Updating Miami's Biggest Training Camp Battles
As Miami Dolphins training camp inches closer to its opening, only a handful of players can rest easily.
A majority of the players on this roster are not guaranteed jobs. There's a new coaching staff in town, and they have no loyalty or allegiance to the carryovers from Tony Sparano's regime.
There are positional battles brewing at nearly every position. Some of these competitions, namely quarterback, wide receiver and right tackle, have made headlines throughout the offseason. Others, such as cornerback and outside linebacker, lay dormant now, but can erupt into positional battles if a starter struggles in camp.
David Garrard vs. Matt Moore
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Miami's most important positional battle is also the toughest to call.
The Miami Herald reports Garrard is the "slight front-runner," and ESPN's Adam Schefter said on SportsCenter on June 29th, "David Garrard has really taken this opportunity to emerge as the favorite to be the starting quarterback down in Miami."
He has also received ringing endorsements from teammates:
Mike Pouncey: “Garrard has been great, has been the main guy running with the first team. He brings leadership. Matt Moore did a good job last year but when Garrard is in, it’s a whole different tempo." (via Miami Herald)
Brian Hartline: "[Garrard] gets the ball out of his hands really quickly," Hartline said. "He's very decisive. He knows what he wants from his receivers and communicates it very well. He commands the huddle." (via Sun-Sentinel)
Despite the onslaught of reports favoring Garrard, Matt Moore still has an equal opportunity to seize the starting job. Joe Philbin told the Palm Beach Post the competition has "been close," and it will likely remain so until the team starts practicing at full speed.
Remember, Moore led a lifeless Dolphins team to six wins last season, so he'll definitely have support from a large ration of the locker room. That being said, Garrard is a season veteran with playoff experience under his belt who appears to be a better fit for Philbin's West Coast offense.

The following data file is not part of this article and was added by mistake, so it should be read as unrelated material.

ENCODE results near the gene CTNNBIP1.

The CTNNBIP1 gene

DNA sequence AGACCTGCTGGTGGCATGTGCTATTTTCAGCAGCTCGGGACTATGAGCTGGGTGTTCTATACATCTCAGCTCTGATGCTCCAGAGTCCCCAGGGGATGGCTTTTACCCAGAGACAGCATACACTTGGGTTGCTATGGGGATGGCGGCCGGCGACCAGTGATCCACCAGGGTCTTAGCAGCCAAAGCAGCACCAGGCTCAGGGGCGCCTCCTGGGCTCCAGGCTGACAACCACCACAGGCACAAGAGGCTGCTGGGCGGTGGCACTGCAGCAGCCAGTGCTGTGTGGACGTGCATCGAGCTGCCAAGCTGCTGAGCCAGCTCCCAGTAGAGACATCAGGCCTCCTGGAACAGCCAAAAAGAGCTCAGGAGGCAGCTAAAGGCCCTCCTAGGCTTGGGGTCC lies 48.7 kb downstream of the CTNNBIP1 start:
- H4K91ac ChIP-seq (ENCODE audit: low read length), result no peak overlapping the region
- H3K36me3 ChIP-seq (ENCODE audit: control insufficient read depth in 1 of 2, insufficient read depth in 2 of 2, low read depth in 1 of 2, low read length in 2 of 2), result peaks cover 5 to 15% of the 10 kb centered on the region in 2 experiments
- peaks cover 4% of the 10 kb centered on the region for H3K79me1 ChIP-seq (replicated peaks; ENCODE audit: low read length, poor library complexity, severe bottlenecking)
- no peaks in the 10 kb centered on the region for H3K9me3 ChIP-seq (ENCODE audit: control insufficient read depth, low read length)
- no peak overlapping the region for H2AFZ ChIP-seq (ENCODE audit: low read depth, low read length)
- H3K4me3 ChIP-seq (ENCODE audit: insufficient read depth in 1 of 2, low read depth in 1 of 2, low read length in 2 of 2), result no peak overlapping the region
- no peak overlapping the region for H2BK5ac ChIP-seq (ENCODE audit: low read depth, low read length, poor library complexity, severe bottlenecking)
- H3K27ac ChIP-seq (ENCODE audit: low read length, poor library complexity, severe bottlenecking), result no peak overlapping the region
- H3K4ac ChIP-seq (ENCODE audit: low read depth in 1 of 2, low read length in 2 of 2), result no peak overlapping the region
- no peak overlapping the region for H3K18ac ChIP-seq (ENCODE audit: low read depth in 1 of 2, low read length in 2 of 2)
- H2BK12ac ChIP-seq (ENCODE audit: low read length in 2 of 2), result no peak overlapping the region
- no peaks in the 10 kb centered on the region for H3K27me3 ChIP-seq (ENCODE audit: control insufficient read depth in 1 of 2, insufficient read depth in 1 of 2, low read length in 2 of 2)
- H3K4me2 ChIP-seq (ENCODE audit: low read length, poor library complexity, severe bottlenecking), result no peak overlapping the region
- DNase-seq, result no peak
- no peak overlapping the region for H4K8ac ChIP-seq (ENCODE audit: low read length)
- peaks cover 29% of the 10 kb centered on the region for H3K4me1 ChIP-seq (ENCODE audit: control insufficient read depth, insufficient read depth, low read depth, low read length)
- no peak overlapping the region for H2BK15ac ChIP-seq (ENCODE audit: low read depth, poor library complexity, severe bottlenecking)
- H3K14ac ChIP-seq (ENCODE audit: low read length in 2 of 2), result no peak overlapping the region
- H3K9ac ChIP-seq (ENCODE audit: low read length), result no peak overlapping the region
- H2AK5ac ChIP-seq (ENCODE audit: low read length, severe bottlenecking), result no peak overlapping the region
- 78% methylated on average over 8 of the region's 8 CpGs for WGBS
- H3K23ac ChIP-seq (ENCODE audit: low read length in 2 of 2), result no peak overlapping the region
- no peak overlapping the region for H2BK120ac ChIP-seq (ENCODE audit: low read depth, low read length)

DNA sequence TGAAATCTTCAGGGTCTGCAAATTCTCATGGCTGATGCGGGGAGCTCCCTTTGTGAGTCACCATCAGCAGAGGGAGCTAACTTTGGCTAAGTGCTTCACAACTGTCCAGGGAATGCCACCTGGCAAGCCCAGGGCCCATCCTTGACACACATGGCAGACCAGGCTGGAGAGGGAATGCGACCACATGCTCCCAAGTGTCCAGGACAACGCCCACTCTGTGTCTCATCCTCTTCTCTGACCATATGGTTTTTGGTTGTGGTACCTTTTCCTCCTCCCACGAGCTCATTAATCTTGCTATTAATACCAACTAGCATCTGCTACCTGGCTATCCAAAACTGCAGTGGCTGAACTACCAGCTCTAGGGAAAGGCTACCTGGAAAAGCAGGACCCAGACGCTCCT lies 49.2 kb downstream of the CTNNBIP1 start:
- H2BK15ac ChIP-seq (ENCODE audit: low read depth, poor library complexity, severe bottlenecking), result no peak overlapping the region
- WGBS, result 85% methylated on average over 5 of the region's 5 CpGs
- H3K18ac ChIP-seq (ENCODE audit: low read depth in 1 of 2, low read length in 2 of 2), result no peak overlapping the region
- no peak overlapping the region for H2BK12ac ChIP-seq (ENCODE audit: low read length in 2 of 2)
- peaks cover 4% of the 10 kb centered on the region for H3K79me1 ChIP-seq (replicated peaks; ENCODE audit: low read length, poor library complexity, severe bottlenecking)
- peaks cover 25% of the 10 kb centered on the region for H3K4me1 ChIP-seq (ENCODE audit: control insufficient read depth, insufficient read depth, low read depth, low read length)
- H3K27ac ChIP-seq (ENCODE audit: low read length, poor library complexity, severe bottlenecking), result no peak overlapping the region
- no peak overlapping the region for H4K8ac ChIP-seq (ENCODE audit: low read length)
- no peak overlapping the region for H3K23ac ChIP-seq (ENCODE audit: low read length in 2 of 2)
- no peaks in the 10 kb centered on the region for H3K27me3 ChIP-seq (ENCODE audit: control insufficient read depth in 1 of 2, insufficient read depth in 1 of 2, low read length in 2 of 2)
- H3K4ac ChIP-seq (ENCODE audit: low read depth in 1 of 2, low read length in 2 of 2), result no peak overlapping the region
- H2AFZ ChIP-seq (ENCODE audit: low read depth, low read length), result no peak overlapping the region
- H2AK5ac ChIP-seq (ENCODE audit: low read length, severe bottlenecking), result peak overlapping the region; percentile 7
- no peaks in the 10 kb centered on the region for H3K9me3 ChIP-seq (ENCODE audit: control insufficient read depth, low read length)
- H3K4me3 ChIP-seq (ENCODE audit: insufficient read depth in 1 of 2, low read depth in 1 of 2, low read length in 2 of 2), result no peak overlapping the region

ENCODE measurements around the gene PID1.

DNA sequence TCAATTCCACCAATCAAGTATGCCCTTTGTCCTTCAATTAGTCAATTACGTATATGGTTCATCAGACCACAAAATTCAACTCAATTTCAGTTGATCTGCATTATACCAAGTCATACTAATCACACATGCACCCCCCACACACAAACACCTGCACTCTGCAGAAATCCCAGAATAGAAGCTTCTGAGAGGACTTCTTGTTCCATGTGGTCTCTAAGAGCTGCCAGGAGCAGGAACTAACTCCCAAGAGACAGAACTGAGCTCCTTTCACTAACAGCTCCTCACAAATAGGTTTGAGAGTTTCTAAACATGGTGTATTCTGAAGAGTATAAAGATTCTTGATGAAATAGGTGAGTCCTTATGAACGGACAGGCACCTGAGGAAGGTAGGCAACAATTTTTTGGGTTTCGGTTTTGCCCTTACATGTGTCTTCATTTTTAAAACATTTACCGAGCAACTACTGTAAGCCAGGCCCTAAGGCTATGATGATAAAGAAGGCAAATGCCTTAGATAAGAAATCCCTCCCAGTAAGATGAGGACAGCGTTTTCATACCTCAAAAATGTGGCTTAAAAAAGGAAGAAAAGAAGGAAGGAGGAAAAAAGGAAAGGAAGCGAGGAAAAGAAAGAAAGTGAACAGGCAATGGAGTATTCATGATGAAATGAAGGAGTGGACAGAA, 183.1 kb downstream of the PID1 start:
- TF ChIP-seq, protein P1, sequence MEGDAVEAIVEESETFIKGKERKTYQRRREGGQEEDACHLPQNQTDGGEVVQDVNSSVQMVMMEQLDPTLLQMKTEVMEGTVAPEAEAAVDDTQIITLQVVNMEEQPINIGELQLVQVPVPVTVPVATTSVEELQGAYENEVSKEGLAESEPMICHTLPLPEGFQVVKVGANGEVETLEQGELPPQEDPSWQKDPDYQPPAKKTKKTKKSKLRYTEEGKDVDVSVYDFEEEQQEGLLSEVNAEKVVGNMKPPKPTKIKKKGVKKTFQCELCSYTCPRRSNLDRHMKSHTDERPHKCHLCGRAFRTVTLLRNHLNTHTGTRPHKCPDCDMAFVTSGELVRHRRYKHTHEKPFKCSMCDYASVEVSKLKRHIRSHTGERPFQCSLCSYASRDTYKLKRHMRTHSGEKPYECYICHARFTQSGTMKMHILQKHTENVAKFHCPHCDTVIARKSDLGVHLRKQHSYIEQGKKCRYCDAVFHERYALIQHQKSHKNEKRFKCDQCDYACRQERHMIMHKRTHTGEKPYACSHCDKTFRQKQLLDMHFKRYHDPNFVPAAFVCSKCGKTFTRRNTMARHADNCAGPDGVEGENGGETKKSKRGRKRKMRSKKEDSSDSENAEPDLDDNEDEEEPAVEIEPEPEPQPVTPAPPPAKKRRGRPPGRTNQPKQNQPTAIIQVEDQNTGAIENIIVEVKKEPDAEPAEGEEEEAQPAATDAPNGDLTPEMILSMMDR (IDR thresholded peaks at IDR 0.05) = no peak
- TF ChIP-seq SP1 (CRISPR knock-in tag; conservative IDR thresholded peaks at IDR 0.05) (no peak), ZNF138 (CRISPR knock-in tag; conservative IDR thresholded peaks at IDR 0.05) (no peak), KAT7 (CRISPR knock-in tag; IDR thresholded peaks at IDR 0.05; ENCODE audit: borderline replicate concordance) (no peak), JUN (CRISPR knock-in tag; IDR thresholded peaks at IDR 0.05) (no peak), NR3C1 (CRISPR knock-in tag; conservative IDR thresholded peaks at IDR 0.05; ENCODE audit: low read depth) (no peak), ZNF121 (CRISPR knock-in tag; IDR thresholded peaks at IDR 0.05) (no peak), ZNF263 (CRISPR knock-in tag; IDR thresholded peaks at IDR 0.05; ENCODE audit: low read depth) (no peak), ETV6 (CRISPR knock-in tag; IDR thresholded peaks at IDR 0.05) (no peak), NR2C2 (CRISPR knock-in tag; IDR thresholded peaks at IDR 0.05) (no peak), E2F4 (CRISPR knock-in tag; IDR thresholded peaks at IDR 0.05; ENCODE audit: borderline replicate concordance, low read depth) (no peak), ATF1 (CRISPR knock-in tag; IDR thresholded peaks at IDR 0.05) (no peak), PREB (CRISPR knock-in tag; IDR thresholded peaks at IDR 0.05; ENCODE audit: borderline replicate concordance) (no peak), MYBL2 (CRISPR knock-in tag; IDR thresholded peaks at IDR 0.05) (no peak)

Marcus Thigpen vs. Steve Slaton vs. Jerome Messam vs. Jonas Gray
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The Dolphins are stuck between a rock and a hard place with their fourth running back spot. Basically, the team has to decide whether to dedicate that last running back job to a scat-back or a fullback.
Marcus Thigpen and Steve Slaton are the two scat-backs in contention for the job. Thigpen is a 5'9", 193-pound CFL import whose best shot at making the roster through the return game.
Slaton, meanwhile, is a one-cut runner, which makes him a logical fit for Miami's new zone-blocking scheme. The Dolphins handed him a one-year extension in March, so they clearly believe he has some value to offer.
And then, there's Jerome Messam and Jonas Gray, two big-bodied, bruising backs who can serve as fullbacks. Neither are traditional fullbacks, however. Messam is one of the most prolific rushers in CFL history, and Gray boasts impressive speed for a player his size.
Given the Dolphins' short-yardage struggles last season, they may feel inclined to keep one of these two around rather than Thigpen or Slaton. Unfortunately, both are recovering from injuries, and there's a chance neither will be able to fully participate in training camp.
Chad Ochocinco vs. Brian Hartline vs. Legedu Naanee vs. Roberto Wallace
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Davone Bess is the only Dolphins wide receiver locked in to a starting role, but who will start alongside him? Chad Ochocinco, Brian Hartline, Legedu Naanee and Roberto Wallace are the candidates, but nobody separated themselves from the pack in minicamp.
Ochocinco's outlook: One longtime NFL general manager told the MIami Herald that he doesn't believe Chad Ochocinco will have a renaissance season: "You want a disciplined receiver to be in the right spots, and that’s not what this guy is. I would not have touched him. His personality issues are not going to change. I don’t know if he’s ever going to get it."
Reggie Bush countered the GM's comments."He's still got it; he looks like a young kid out there."
Hartline's outlook: Hartline's crisp route running and speed makes him a great fit for the WCO. However, he missed all of minicamp while recovering from an appendectomy. He's primed for a breakout season, and missing OTAs shouldn't hinder him much. But, a caveat: Hartline is still inexperienced and unproven. He has lofty expectations to fulfill in 2012, but there's no guarantee he will.
Naanee's outlook: Naanee has outstanding physical tools (6'2", 225 pounds, sub-4.5 speed), but he hasn't been able to put it all together in five NFL seasons. One AFC executive told the Miami Herald, "“To me, [Naanee is] a fourth receiver...A solid blocker, good hands, but he’s not going to stretch the field a lot.”
Personally, I'm excited to track Naanee in camp. He played well in minicamp, has shown extraordinary—albeit few—flashes in the past, and he's under palpable pressure now that he's on his third team in as many years.
Wallace's outlook: Wallace still isn't a lock to make the team, but it'd be very surprising if he did not. At 6'4", he's the tallest wideout on the roster (except for UDFA Jeff Fuller; longshot to make the 53-man), and that should grant him an extended role, especially in the redzone.
David Garrard told the Miami Herald that he believes Wallace has big-time potential: “Roberto is going to be a pretty good receiver in this league...He’s that guy I’ve really been looking at and trying to work with. When he puts it all together, he can be a big talent.”
Moore vs. Gates vs. Pruitt vs. Cunningham vs. Matthews vs. Fuller